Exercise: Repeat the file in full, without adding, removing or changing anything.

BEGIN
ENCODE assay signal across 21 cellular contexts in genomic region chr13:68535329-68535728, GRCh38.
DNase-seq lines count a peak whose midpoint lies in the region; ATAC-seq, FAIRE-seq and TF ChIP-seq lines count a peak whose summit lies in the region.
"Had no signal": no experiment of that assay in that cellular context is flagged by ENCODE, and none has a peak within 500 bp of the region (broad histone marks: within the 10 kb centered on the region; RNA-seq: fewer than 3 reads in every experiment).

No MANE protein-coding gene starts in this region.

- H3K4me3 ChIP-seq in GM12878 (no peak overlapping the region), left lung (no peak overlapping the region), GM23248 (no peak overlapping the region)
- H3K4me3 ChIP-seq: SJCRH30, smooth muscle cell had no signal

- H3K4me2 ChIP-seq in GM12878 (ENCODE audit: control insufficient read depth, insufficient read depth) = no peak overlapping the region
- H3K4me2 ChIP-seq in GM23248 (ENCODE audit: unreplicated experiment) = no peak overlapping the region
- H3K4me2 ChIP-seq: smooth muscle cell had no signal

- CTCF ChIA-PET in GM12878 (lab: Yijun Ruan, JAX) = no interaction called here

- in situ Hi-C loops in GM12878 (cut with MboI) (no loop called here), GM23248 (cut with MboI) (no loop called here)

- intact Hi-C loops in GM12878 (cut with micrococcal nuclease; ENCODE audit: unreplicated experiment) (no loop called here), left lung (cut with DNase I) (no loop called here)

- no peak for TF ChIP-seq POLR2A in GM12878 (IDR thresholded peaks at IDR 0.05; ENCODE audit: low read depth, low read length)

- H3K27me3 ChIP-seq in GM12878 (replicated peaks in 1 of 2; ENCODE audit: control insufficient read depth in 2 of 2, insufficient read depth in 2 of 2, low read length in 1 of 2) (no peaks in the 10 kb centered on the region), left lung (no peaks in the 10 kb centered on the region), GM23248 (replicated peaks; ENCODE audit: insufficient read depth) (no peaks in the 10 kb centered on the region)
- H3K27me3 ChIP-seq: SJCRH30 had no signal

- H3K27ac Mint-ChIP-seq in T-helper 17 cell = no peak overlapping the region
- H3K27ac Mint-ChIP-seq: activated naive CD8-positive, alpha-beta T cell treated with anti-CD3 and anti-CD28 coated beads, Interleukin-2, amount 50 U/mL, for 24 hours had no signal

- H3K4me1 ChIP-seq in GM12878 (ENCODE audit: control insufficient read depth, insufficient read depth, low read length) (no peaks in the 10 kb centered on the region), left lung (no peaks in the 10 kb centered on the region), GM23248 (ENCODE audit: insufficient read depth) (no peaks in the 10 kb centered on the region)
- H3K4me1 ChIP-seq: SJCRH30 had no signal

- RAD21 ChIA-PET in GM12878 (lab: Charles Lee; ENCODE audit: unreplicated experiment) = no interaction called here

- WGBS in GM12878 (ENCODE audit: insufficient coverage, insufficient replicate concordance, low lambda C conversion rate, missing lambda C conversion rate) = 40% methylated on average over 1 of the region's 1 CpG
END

ENCODE assay signal across 21 cellular contexts in genomic region chr13:68535329-68535728, GRCh38.
DNase-seq lines count a peak whose midpoint lies in the region; ATAC-seq, FAIRE-seq and TF ChIP-seq lines count a peak whose summit lies in the region.
"Had no signal": no experiment of that assay in that cellular context is flagged by ENCODE, and none has a peak within 500 bp of the region (broad histone marks: within the 10 kb centered on the region; RNA-seq: fewer than 3 reads in every experiment).

No MANE protein-coding gene starts in this region.

- H3K4me3 ChIP-seq in GM12878 (no peak overlapping the region), left lung (no peak overlapping the region), GM23248 (no peak overlapping the region)
- H3K4me3 ChIP-seq: SJCRH30, smooth muscle cell had no signal

- H3K4me2 ChIP-seq in GM12878 (ENCODE audit: control insufficient read depth, insufficient read depth) = no peak overlapping the region
- H3K4me2 ChIP-seq in GM23248 (ENCODE audit: unreplicated experiment) = no peak overlapping the region
- H3K4me2 ChIP-seq: smooth muscle cell had no signal

- CTCF ChIA-PET in GM12878 (lab: Yijun Ruan, JAX) = no interaction called here

- in situ Hi-C loops in GM12878 (cut with MboI) (no loop called here), GM23248 (cut with MboI) (no loop called here)

- intact Hi-C loops in GM12878 (cut with micrococcal nuclease; ENCODE audit: unreplicated experiment) (no loop called here), left lung (cut with DNase I) (no loop called here)

- no peak for TF ChIP-seq POLR2A in GM12878 (IDR thresholded peaks at IDR 0.05; ENCODE audit: low read depth, low read length)

- H3K27me3 ChIP-seq in GM12878 (replicated peaks in 1 of 2; ENCODE audit: control insufficient read depth in 2 of 2, insufficient read depth in 2 of 2, low read length in 1 of 2) (no peaks in the 10 kb centered on the region), left lung (no peaks in the 10 kb centered on the region), GM23248 (replicated peaks; ENCODE audit: insufficient read depth) (no peaks in the 10 kb centered on the region)
- H3K27me3 ChIP-seq: SJCRH30 had no signal

- H3K27ac Mint-ChIP-seq in T-helper 17 cell = no peak overlapping the region
- H3K27ac Mint-ChIP-seq: activated naive CD8-positive, alpha-beta T cell treated with anti-CD3 and anti-CD28 coated beads, Interleukin-2, amount 50 U/mL, for 24 hours had no signal

- H3K4me1 ChIP-seq in GM12878 (ENCODE audit: control insufficient read depth, insufficient read depth, low read length) (no peaks in the 10 kb centered on the region), left lung (no peaks in the 10 kb centered on the region), GM23248 (ENCODE audit: insufficient read depth) (no peaks in the 10 kb centered on the region)
- H3K4me1 ChIP-seq: SJCRH30 had no signal

- RAD21 ChIA-PET in GM12878 (lab: Charles Lee; ENCODE audit: unreplicated experiment) = no interaction called here

- WGBS in GM12878 (ENCODE audit: insufficient coverage, insufficient replicate concordance, low lambda C conversion rate, missing lambda C conversion rate) = 40% methylated on average over 1 of the region's 1 CpG